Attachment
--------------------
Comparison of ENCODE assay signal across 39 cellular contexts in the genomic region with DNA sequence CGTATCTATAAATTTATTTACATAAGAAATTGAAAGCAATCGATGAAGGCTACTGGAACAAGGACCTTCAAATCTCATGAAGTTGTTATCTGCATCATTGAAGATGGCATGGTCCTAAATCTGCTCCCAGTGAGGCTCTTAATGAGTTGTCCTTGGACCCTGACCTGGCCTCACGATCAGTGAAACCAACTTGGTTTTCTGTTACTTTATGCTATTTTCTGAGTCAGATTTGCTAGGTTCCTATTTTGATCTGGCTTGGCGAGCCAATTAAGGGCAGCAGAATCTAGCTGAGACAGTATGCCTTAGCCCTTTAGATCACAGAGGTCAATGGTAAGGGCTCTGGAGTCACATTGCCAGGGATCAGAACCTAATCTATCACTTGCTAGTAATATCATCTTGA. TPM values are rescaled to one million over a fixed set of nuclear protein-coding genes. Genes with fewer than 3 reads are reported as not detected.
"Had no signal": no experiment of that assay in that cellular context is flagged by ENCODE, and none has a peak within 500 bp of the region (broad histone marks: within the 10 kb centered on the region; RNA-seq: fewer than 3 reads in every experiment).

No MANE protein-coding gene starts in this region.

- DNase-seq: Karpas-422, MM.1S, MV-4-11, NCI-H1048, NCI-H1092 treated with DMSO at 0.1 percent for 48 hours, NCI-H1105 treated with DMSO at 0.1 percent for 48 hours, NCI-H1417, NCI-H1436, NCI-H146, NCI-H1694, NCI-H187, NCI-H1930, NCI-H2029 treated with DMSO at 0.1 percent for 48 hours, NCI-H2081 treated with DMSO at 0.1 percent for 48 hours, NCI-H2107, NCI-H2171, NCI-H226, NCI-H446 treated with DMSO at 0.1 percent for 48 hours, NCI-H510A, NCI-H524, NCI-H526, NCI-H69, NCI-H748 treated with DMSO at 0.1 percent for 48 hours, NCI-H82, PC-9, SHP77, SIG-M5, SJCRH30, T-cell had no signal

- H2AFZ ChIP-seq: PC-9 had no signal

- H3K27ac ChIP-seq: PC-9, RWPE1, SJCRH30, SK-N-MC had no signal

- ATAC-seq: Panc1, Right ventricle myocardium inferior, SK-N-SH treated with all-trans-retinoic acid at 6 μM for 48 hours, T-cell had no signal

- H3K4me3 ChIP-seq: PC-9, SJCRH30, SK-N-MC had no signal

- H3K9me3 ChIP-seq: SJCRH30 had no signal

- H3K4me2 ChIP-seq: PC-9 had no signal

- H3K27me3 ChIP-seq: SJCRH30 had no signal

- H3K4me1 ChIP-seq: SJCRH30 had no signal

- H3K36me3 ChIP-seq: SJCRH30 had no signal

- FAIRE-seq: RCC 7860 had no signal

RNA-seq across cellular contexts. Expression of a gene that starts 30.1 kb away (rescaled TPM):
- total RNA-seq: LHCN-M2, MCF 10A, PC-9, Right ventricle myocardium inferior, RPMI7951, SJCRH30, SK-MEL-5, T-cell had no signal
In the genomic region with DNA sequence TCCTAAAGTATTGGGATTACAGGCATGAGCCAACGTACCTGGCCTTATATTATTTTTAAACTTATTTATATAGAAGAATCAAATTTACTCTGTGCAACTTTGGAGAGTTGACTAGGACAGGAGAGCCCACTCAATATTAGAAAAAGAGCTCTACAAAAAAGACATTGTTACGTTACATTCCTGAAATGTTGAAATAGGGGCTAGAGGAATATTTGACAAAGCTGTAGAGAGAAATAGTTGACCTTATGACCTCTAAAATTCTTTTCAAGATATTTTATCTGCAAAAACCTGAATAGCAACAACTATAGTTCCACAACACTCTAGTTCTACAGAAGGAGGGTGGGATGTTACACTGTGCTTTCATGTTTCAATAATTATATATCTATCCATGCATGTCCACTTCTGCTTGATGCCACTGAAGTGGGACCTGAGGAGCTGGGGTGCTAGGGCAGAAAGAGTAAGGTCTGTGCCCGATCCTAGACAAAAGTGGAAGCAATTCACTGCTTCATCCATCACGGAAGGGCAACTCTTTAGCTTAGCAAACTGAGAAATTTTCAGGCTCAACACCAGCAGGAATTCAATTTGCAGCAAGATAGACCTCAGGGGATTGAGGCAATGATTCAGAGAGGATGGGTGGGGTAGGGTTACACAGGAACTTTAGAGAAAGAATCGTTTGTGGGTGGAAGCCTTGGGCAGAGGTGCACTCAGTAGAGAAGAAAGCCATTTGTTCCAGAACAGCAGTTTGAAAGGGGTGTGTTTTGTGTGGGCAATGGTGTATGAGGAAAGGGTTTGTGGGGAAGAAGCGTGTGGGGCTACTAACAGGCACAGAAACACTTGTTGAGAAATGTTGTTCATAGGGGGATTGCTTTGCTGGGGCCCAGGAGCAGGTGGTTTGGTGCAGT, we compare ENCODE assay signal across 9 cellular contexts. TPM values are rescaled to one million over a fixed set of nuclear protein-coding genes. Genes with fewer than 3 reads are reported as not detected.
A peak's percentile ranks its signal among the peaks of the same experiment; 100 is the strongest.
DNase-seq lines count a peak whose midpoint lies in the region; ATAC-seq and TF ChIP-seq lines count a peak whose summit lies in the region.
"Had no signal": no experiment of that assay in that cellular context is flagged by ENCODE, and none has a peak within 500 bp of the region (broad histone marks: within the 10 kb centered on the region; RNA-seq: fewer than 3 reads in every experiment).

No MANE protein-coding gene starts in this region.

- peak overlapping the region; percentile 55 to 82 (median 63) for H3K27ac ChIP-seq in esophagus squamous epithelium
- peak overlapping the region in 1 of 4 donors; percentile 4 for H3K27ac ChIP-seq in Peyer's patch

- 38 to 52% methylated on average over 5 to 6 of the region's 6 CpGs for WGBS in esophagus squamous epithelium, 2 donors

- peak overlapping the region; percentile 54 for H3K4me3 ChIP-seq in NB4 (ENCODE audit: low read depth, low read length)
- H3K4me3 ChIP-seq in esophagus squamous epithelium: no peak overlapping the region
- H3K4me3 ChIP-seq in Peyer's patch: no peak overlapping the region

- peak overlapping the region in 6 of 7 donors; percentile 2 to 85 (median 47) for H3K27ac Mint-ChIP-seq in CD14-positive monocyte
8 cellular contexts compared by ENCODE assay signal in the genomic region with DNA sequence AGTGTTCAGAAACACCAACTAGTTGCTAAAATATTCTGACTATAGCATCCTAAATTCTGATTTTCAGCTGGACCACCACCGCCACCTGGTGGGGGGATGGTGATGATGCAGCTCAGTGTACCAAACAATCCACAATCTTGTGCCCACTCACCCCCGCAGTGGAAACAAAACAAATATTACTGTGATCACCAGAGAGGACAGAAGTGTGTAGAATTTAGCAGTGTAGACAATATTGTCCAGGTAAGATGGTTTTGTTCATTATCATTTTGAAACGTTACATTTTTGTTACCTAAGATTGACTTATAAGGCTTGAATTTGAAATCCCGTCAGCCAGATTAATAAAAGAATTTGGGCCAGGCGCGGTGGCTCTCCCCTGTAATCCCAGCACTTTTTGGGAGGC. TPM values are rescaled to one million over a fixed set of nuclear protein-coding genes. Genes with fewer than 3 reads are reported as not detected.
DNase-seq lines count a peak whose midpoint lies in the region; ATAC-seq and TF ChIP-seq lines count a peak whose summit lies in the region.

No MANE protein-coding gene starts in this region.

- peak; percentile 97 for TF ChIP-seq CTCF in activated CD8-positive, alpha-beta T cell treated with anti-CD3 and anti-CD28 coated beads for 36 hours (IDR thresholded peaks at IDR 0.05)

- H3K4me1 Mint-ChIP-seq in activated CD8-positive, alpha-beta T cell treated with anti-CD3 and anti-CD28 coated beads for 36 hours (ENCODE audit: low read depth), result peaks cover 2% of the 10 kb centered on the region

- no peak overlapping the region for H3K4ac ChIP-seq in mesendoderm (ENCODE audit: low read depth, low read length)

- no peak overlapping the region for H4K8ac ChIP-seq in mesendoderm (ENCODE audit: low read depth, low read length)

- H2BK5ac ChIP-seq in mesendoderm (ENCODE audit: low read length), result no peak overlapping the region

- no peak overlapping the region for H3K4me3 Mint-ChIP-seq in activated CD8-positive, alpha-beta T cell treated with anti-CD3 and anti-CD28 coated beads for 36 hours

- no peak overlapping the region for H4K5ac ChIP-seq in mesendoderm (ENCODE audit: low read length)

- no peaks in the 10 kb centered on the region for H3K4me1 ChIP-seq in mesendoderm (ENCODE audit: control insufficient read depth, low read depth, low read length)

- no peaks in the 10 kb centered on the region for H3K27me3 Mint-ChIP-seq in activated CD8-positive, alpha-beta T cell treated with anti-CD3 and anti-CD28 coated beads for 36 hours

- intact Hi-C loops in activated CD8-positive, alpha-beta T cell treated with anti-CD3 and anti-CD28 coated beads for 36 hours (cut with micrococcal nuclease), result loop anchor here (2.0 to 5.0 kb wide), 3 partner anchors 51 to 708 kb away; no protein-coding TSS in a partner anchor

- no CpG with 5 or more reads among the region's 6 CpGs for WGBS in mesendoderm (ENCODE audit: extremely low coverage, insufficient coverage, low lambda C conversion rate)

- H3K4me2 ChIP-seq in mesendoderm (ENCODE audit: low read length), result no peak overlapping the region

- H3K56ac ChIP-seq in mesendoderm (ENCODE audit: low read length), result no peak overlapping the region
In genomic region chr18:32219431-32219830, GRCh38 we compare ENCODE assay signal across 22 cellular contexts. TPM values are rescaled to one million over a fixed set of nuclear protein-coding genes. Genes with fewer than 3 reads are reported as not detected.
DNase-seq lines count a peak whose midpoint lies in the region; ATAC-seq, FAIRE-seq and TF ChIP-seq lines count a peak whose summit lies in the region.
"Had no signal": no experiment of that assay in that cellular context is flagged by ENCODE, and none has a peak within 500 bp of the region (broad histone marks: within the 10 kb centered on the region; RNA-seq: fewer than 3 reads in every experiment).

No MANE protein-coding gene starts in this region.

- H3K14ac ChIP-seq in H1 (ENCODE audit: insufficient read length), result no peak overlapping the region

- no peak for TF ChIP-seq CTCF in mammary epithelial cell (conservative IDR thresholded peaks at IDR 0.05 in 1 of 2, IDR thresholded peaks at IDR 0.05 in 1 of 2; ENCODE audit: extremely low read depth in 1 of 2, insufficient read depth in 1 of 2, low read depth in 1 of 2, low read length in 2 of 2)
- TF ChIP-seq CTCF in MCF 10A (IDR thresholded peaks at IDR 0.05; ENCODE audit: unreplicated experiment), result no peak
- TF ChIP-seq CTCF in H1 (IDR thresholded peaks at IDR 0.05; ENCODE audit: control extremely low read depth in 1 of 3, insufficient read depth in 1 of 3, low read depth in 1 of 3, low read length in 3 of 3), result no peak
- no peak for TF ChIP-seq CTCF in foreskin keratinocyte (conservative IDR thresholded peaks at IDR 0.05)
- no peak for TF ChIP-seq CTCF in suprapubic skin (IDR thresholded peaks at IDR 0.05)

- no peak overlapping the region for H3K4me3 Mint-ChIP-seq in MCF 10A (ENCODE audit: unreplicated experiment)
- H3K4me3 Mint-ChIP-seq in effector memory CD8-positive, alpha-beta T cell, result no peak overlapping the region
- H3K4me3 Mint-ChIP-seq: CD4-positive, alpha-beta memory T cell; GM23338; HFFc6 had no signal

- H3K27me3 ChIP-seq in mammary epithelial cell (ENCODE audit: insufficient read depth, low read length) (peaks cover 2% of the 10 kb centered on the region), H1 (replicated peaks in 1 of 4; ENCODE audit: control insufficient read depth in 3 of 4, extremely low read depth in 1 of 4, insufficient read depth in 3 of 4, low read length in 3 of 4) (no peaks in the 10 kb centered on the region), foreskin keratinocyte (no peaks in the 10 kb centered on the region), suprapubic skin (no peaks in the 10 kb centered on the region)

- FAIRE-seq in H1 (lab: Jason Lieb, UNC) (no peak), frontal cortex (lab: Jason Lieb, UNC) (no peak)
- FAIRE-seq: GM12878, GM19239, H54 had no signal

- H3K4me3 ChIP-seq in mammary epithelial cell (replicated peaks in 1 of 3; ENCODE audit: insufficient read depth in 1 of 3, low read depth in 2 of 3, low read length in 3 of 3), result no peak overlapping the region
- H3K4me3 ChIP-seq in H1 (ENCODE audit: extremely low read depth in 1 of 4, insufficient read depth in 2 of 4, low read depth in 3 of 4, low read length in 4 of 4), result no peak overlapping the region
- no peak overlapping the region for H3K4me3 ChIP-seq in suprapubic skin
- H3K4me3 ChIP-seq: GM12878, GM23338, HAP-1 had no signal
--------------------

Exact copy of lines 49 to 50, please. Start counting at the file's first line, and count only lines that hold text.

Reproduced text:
- H3K14ac ChIP-seq in H1 (ENCODE audit: insufficient read length), result no peak overlapping the region

- no peak for TF ChIP-seq CTCF in mammary epithelial cell (conservative IDR thresholded peaks at IDR 0.05 in 1 of 2, IDR thresholded peaks at IDR 0.05 in 1 of 2; ENCODE audit: extremely low read depth in 1 of 2, insufficient read depth in 1 of 2, low read depth in 1 of 2, low read length in 2 of 2)